All our lecturers are active researchers who publish their work, and you will benefit from being taught the latest historical theories and techniques. In the most recent Research Excellence Framework (2014) assessment the university was placed in the top 50 institutions for research power and intensity. It submitted 77% of eligible staff and 95% of the university's research was of an internationally recognised standard.

Format

In Semester 1 you’ll follow a core module that addresses the theory and practice behind heritage studies. This is followed in Semester 2 either by a module on heritage organisations and the presentation of the past, or by one of the option modules offered on our other schemes, where you will be encouraged to focus in particular on the uses of the past in the countries and eras in question.

Alongside this study you will also have the opportunity to develop your practical skills and experiences through a range of skills and research training modules, including courses in basic accountancy and marketing, and through a work placement module where you get to take a full part in the work of one of the major heritage agencies based here in Aberystwyth.

There are also classes to help you research and write your MA dissertation, an original research project (15,000 words) undertaken by you and written over the course of the year under the close supervision of a specialist within the Department.

Contact time is approximately 6 hours a week in the first two semesters. During semester three you will arrange your level of contact time with your assigned supervisor.

Assessment

The course is assessed through a diverse range of assignments, including the 15,000 word MA dissertation.

Employability

Many of our Masters graduates go on to PhD study and academic careers. Others apply their skills directly within the heritage industry, in tourism, museums and archives, or related branches of public administration, the civil service and local government, or go on to careers in related fields such as teaching, journalism or the broadcast media.

Work placements in collaboration with the National Library of Wales, the Royal Commission on Ancient and Historic Monuments in Wales, or another of the heritage agencies based in and around Aberystwyth, are an integral feature of this MA scheme and give you the experience of applying your skills in a workplace environment.

Every element of the Aberystwyth Master’s in Heritage and History enhances your employability in both vocational and more generic work situations. Alongside the development of your subject-specific knowledge and experience, an especially noteworthy strength of this course is the emphasis on personal development. As an emerging Master historian and heritage expert, your strengthened research and critical faculties will make you a strong candidate for any post where ideas and topics need research, analysis, discussion, expansion and classification.

The inclusion of an optional work placement within this course is highly significant. It balances the best of theory and practice, giving you subject-specific and practical expertise, which will set you above your competitors upon entering the jobs market where experience is at a premium. The study skills, technical knowledge and hands-on experience of heritage and historical processes will give you a tremendous advantage in employment within the discipline.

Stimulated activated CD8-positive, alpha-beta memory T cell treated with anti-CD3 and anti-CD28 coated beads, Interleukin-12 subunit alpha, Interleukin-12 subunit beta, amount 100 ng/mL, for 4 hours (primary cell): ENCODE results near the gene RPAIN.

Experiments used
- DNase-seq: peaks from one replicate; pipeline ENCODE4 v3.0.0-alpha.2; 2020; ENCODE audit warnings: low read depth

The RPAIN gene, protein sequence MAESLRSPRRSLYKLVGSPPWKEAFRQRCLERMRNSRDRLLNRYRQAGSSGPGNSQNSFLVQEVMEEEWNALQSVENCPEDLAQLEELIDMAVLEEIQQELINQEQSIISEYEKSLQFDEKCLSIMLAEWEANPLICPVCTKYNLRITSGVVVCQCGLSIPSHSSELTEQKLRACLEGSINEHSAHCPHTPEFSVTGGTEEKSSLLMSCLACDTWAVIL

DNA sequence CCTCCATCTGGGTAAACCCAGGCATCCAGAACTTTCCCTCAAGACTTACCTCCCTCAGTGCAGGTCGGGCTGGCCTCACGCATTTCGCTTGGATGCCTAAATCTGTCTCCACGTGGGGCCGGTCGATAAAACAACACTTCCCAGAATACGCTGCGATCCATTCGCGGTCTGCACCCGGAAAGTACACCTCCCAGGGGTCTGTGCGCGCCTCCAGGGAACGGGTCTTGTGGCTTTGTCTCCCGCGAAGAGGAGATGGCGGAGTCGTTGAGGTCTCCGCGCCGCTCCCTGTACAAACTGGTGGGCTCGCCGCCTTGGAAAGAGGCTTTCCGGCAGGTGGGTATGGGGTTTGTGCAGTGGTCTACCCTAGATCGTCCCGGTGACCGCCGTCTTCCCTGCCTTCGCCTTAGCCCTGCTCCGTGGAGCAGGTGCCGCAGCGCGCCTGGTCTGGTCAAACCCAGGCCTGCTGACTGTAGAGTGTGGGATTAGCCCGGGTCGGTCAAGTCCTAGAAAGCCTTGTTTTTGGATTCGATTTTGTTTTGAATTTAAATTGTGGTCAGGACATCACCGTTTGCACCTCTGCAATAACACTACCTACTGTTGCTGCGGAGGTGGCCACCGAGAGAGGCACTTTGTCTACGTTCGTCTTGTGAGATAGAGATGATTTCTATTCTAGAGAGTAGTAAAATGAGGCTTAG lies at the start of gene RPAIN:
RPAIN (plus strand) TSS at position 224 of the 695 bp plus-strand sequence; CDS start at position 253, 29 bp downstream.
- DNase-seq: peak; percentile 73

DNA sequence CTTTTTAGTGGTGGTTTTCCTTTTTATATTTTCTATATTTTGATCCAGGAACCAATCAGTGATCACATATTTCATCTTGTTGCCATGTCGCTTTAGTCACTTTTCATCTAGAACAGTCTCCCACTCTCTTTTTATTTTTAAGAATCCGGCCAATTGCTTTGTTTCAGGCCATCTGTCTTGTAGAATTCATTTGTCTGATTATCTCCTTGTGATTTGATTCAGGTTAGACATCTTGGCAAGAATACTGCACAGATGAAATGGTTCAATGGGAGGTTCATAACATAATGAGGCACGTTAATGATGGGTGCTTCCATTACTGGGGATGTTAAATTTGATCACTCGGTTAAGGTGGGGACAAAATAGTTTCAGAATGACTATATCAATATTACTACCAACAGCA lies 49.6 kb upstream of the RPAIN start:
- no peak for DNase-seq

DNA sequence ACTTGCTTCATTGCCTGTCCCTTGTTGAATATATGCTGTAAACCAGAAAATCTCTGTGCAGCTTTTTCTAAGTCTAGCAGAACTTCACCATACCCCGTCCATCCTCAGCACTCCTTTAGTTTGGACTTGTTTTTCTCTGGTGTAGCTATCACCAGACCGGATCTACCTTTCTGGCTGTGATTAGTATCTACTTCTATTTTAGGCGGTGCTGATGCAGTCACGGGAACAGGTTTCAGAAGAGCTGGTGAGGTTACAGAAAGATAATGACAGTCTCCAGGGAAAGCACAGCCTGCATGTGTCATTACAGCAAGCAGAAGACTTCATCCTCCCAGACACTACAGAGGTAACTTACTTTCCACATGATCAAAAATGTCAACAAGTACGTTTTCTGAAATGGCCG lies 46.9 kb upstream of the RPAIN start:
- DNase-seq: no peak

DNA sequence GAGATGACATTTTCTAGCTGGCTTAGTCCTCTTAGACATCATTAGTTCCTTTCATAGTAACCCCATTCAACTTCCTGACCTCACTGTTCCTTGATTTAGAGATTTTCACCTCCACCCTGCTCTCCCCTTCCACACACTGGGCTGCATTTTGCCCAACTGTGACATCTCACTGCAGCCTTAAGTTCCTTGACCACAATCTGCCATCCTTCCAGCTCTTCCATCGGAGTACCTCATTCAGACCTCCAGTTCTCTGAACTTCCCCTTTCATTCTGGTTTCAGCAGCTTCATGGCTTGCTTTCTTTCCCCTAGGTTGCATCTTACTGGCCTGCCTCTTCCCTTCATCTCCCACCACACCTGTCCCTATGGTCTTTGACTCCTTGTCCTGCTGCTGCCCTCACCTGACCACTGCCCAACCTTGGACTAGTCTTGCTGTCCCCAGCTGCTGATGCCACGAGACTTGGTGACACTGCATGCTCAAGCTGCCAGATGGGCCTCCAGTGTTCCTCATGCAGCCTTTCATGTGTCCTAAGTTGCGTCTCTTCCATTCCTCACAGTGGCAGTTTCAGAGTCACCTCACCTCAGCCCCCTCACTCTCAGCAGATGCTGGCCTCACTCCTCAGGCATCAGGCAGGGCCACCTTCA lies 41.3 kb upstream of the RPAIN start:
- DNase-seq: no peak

Beyond Heritage and History-related work contexts, employers in any industry value creativity, research, analysis and discursive skills that you will gain in this course. You will develop highly marketable skills which will, upon graduation, stand you in excellent stead for entry into the general jobs market. The organisational skills you will learn on this course will help you direct and therefore make the most of your individual flair, bringing a balance of skills that prospective employers will find attractive.

- Advanced Skills in Research, Writing and Reporting:
Upon completion of this degree, you will have mastered the diverse skills needed in many employment situations which require thoroughness, flair and clarity in your work disciplines. As the assessment for this Master’s course is done through essay-writing, tutorial and seminar presentation, culminating in the dissertation of up to 20,000 words, you will receive much practise in writing and reporting, as well as rigorous feedback on your submissions. This will develop in you a thorough knowledge of the structure, conventions and development of written communications, which will, in turn, make your writing clear, accurate and authoritative.

A host of employers look for accuracy, thoroughness, an eye for detail and the ability to find and prove connections across broad subject matter, and you certainly will have proven yourself, simply by graduating from this prestigious MA course.

Find out how to apply here https://www.aber.ac.uk/en/postgrad/howtoapply/

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The MA History is an exciting new programme that offers students a stimulating academic environment for further study and research into the past, in the inspiring historic setting of Maritime Greenwich. Read more
The MA History is an exciting new programme that offers students a stimulating academic environment for further study and research into the past, in the inspiring historic setting of Maritime Greenwich.